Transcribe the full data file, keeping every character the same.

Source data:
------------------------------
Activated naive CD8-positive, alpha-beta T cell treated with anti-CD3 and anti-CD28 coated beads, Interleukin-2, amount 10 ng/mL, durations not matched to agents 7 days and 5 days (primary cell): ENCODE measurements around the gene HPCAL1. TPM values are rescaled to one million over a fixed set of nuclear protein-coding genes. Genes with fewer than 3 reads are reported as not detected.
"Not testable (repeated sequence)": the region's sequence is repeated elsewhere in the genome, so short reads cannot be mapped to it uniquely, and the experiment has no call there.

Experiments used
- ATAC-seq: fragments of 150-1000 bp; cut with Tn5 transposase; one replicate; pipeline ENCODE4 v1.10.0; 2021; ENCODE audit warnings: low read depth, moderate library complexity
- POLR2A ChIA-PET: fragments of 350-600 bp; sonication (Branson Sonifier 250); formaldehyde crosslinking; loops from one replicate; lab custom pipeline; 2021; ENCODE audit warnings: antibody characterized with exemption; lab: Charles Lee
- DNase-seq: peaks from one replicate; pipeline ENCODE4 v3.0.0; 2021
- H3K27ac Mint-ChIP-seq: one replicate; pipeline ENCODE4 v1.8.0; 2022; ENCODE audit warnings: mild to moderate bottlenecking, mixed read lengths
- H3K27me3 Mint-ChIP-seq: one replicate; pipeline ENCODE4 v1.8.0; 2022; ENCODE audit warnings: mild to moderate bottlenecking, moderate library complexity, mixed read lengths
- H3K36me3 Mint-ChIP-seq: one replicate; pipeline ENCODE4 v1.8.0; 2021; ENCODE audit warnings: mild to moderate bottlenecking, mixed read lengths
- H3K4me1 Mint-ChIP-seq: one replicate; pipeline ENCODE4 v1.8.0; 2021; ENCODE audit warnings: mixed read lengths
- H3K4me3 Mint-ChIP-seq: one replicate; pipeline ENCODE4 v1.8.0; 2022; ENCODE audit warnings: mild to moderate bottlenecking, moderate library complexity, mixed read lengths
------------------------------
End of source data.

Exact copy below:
Activated naive CD8-positive, alpha-beta T cell treated with anti-CD3 and anti-CD28 coated beads, Interleukin-2, amount 10 ng/mL, durations not matched to agents 7 days and 5 days (primary cell): ENCODE measurements around the gene HPCAL1. TPM values are rescaled to one million over a fixed set of nuclear protein-coding genes. Genes with fewer than 3 reads are reported as not detected.
"Not testable (repeated sequence)": the region's sequence is repeated elsewhere in the genome, so short reads cannot be mapped to it uniquely, and the experiment has no call there.

Experiments used
- ATAC-seq: fragments of 150-1000 bp; cut with Tn5 transposase; one replicate; pipeline ENCODE4 v1.10.0; 2021; ENCODE audit warnings: low read depth, moderate library complexity
- POLR2A ChIA-PET: fragments of 350-600 bp; sonication (Branson Sonifier 250); formaldehyde crosslinking; loops from one replicate; lab custom pipeline; 2021; ENCODE audit warnings: antibody characterized with exemption; lab: Charles Lee
- DNase-seq: peaks from one replicate; pipeline ENCODE4 v3.0.0; 2021
- H3K27ac Mint-ChIP-seq: one replicate; pipeline ENCODE4 v1.8.0; 2022; ENCODE audit warnings: mild to moderate bottlenecking, mixed read lengths
- H3K27me3 Mint-ChIP-seq: one replicate; pipeline ENCODE4 v1.8.0; 2022; ENCODE audit warnings: mild to moderate bottlenecking, moderate library complexity, mixed read lengths
- H3K36me3 Mint-ChIP-seq: one replicate; pipeline ENCODE4 v1.8.0; 2021; ENCODE audit warnings: mild to moderate bottlenecking, mixed read lengths
- H3K4me1 Mint-ChIP-seq: one replicate; pipeline ENCODE4 v1.8.0; 2021; ENCODE audit warnings: mixed read lengths
- H3K4me3 Mint-ChIP-seq: one replicate; pipeline ENCODE4 v1.8.0; 2022; ENCODE audit warnings: mild to moderate bottlenecking, moderate library complexity, mixed read lengths